Unlike with querying values you can, but don't need to specify whether elements queried from the document are optional or required. As you will most often use the elements' values themselves, the necessity for the element hierarchy in between the document and that value is automatically inferred by whether the value itself is optional or required:


The line above can be run for an entirely empty document and still return nil, while by modifying the query of the value itself to be required would make the code raise an error for the first element missing in that hierarchy instead (again assuming an empty document):


This would produce an error:

The section 'content' is missing - in case it has been specified look for typos and also check for correct capitalization.

   Line | Content
 *    1 | 

With that said, there will of course also be cases where you want to be explicit about whether an element is optional or required, for this you can use the explicit optional_* or required_* accessor variant, which exists for all element types, for instance:


As with value accessors, the optional_* variants return nil if the element does not exist (be aware that you should not chain further queries after such a call because you'd potentially be calling a function on nil), while the required_* variants immediately raise an error when the element is missing (here you can safely chain further queries afterwards).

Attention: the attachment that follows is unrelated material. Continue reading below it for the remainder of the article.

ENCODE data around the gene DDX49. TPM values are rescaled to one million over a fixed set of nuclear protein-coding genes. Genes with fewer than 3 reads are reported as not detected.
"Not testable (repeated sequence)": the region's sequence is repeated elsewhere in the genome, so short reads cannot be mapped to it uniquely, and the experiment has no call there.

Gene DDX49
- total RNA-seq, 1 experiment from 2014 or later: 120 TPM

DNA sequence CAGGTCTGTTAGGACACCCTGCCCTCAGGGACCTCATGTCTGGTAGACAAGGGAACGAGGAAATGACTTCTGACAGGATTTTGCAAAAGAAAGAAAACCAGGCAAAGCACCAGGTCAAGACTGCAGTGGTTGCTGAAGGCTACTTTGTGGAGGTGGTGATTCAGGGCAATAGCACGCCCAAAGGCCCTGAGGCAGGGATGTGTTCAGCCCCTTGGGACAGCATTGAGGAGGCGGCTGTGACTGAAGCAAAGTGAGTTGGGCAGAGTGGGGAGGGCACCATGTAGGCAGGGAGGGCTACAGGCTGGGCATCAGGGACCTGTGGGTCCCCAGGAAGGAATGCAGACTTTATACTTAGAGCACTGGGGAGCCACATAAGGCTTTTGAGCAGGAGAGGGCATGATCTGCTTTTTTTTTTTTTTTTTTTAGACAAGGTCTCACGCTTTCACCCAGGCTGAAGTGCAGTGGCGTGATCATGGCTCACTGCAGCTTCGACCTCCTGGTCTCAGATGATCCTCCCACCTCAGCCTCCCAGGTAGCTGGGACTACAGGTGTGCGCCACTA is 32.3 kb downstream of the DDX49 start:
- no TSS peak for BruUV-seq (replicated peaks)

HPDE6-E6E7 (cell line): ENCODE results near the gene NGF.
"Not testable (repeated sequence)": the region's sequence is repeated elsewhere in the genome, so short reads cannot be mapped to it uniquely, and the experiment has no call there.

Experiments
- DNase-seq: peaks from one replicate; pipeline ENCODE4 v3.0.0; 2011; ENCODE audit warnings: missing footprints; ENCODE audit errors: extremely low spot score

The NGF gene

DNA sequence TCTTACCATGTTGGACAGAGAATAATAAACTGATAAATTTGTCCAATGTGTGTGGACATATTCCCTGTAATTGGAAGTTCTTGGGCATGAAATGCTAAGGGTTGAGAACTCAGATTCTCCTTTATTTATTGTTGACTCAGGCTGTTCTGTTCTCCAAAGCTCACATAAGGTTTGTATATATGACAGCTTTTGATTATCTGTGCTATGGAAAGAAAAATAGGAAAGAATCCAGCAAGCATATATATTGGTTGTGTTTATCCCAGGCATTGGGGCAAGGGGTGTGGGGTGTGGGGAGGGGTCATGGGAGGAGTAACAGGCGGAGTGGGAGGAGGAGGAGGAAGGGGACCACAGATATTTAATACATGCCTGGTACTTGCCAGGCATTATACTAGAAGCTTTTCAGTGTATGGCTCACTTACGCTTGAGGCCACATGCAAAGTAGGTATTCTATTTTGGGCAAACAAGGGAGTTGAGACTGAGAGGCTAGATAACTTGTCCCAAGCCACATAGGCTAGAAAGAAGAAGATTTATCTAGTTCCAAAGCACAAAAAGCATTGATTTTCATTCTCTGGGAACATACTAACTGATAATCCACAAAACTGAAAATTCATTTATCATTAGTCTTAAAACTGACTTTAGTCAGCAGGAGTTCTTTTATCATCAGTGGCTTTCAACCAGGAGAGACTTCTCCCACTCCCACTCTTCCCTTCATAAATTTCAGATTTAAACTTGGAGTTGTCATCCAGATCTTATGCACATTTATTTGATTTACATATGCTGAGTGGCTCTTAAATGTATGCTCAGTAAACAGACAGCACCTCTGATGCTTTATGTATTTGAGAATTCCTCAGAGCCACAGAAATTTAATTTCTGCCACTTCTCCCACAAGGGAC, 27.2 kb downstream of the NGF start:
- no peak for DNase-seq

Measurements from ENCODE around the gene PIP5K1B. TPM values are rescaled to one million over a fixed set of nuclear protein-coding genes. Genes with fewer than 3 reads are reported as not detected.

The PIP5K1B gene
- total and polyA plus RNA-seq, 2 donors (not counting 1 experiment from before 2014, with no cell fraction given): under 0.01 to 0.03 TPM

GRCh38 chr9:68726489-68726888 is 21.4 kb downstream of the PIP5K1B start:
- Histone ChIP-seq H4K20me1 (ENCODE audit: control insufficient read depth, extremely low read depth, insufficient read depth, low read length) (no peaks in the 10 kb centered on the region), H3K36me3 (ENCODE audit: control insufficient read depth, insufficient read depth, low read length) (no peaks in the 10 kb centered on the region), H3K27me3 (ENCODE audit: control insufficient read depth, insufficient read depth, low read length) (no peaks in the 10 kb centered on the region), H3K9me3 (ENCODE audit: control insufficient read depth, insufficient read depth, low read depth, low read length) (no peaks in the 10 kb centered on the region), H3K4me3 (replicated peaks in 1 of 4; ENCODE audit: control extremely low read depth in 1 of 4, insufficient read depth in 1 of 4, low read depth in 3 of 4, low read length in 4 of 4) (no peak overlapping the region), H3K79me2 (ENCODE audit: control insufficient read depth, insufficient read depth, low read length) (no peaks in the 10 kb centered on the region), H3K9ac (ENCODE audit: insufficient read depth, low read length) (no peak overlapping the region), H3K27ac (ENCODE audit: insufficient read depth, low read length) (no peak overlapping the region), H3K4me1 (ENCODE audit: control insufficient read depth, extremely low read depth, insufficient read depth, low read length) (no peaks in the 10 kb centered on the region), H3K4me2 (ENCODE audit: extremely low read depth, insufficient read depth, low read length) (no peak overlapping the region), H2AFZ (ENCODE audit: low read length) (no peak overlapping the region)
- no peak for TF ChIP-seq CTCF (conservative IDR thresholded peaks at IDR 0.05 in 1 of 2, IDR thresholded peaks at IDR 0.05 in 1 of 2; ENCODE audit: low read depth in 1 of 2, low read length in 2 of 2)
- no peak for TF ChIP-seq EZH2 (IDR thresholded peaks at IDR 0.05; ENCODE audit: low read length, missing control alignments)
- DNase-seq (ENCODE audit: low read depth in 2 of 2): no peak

Below is a pattern you might find useful, it's basically saying "There always has to be a field with the key 'author', but it can be empty". It returns nil or the value, and only raises an error when the field itself is missing.


The pattern below is sort of the reverse, it's "If there is a field with the key 'author', it also requires a value", and guarantees there is a value if there is also a field, otherwise an error is raised.

author = document.optional_field('author')

if author
  value = author.required_string_value
  # ...

Last but not least a pattern that does not work:

author = document.field('author')

if author
  # Will always enter here, author is never nil

As shown earlier you can safely and deeply query a non-existing document hierarchy. This is possible because the standard query methods return proxy objects (e.g. MissingSection) instead of nil when an element in the chain is missing, and with that it's clear why the previous example does not work, instead you have to use the explicit optional_field accessor to ensure you are being returned nil if there is no element.

author = document.optional_field('author')

if author
  # This works, author can be nil now

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